Desmopressin is a versatile drug that can be used as an antidiuretic treatment for a variety of disorders. When used as an injection it is a very effective treatment for bleeding conditions such as hemophilia A and von Willebrand disease. When used in this fashion, Desmopressin works by increasing the blood levels of von Willebrand factor and factor VIII. The end result is less bleeding by the patients who have low levels of these factors. It also has treatment applications when used to treat central cranial diabetes insipidus. It is often used by physicians as an aid to control frequent or uncontrolled urination and increased thirst experienced by patients who have had certain types of brain injuries and brain surgeries. The drug functions in this area as a hormone that is produced by the body which acts on the kidneys to reduce the flow of urine.
This injection is useful to patients suffering from these diseases but there are certain factors that need to be taken into consideration before this treatment is prescribed. Desmopressin should not be used if a patient has kidney disease or has ever experienced the chronic low sodium levels associated with hyponatremia. Other conditions that may disqualify this drug as a treatment include electrolyte imbalance, dehydration, heart conditions or high blood pressure, and SIADH. If used inappropriately or excessively this drug can cause a life-threatening condition.
Desmopressin may have some unwanted side effects that come with its intended results, and although these symptoms may not necessarily occur, both patient and doctor should be aware of the potential for them. If these serious side effects occur they may require medical attention. If a patient experiences any of the following side effects they should immediately report them to their medical professional.
Rarely, those who use Desmopressin injections experience neurological side effects such as confusion, headaches, dizziness, or convulsions. Other rare but serious side effects include those associated with the urinary tract including decreased urine output. This can be accompanied by increased thirst, nausea, or vomiting. Some patients have reported severe coughing and difficulty swallowing. A tightness in the chest and a fast or irregular heartbeat have also been experienced. A rare condition associated with Desmopressin can make the patient feel very weak and tired while using the drug. A rare allergic reaction to the medication can result in several symptoms including muscle pain/cramps, puffiness/swelling of the facial/mouth area, skin rash, hives, itching, and swelling of the ankles or hands.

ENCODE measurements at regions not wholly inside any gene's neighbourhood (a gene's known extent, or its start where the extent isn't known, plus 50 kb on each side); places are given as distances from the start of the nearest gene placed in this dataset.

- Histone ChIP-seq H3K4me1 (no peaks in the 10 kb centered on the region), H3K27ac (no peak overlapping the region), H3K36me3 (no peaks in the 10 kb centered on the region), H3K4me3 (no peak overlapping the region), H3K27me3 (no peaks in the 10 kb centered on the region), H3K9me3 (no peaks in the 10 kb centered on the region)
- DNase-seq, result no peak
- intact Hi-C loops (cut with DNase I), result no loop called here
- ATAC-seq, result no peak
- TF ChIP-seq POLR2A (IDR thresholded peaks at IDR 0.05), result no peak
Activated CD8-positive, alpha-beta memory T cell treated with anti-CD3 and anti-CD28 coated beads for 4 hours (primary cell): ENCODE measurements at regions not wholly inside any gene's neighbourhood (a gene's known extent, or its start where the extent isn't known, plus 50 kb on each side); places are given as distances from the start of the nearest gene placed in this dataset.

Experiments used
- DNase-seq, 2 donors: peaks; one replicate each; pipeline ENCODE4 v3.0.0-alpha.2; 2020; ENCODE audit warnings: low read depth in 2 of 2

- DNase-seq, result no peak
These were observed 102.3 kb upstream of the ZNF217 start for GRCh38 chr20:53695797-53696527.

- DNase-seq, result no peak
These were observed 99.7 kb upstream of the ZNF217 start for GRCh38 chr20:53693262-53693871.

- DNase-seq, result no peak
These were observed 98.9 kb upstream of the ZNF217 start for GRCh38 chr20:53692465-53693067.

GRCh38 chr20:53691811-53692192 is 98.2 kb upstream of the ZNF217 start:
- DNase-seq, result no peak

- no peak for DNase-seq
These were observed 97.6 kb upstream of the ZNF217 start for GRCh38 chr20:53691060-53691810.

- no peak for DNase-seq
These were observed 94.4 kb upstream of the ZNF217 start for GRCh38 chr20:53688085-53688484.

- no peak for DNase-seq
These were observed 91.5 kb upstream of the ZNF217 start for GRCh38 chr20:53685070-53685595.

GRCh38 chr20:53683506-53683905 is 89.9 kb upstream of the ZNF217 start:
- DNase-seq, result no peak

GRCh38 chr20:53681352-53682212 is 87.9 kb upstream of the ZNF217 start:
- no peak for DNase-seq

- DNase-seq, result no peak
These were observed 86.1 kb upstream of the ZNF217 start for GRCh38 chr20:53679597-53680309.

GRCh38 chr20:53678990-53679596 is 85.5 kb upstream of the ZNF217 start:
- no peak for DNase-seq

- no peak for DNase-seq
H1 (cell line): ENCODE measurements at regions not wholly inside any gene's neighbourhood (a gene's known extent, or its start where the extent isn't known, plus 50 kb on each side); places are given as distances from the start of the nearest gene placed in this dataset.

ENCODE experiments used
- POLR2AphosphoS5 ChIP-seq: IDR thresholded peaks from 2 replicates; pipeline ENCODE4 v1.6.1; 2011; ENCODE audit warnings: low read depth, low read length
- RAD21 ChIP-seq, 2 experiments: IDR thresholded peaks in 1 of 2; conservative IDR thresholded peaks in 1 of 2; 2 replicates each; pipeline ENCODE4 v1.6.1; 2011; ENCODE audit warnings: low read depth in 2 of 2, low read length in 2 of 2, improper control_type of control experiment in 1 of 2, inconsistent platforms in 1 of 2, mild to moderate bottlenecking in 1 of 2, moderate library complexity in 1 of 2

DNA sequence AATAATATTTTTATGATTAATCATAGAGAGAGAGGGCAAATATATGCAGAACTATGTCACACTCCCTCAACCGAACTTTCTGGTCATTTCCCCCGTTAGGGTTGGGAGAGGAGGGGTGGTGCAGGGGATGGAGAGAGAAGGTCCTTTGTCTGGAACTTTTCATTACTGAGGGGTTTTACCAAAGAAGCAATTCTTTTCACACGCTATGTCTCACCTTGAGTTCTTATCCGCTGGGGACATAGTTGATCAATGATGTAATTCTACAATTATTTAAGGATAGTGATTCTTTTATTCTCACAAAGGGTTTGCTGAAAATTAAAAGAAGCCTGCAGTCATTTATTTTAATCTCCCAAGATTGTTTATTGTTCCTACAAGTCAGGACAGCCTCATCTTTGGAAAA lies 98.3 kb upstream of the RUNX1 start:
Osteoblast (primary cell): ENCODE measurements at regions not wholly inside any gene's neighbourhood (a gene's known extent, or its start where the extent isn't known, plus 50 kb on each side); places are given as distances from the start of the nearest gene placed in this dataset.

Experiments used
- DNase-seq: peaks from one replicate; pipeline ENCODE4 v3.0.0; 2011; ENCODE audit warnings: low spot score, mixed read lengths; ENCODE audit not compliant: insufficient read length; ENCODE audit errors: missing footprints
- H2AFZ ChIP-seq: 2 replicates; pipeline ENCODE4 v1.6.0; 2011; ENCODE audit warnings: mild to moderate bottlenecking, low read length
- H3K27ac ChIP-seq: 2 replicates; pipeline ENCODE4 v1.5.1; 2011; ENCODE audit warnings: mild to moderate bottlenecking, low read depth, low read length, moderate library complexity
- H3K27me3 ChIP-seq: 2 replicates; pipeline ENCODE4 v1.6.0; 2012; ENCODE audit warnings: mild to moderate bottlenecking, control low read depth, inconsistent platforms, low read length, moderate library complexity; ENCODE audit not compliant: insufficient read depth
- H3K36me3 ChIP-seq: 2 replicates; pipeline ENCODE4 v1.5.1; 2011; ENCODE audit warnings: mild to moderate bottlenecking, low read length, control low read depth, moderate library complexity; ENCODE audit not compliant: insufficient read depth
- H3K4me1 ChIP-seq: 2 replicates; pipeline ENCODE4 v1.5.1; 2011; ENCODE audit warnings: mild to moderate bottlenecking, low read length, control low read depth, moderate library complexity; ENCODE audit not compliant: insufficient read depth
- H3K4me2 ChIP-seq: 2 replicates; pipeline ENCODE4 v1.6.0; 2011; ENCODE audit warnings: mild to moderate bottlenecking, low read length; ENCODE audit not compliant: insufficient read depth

In addition to the rare but serious side effects, there are certain documented affects whose incidence is not known. In such cases, patients may experience sweating, chest pain, numbness of the hands, and pain in different areas of the body such as the neck, back, arms, or jaw.
Not all side effects will necessarily be serious enough to seek out medical attention. These routine side effects are usually caused by the body adjusting to the medication. When this period of adjustment has elapsed the symptoms will usually subside. If they don't or if they are unusually intense a doctor should be informed as this could indicate a more serious medical condition.
Some of the less common of these routine side effects includes a redness or swelling at the injection site along with a burning sensation of the skin. This can also include pain in the vagina or stomach cramps. Rarely, patients will experience temporary redness and warmness in the facial area when first using Desmopressin. While this is not an all-inclusive list of possible side effects they are the ones that are most notable. If any symptoms occur that are not on this list consult your physician for possible causes and remedies.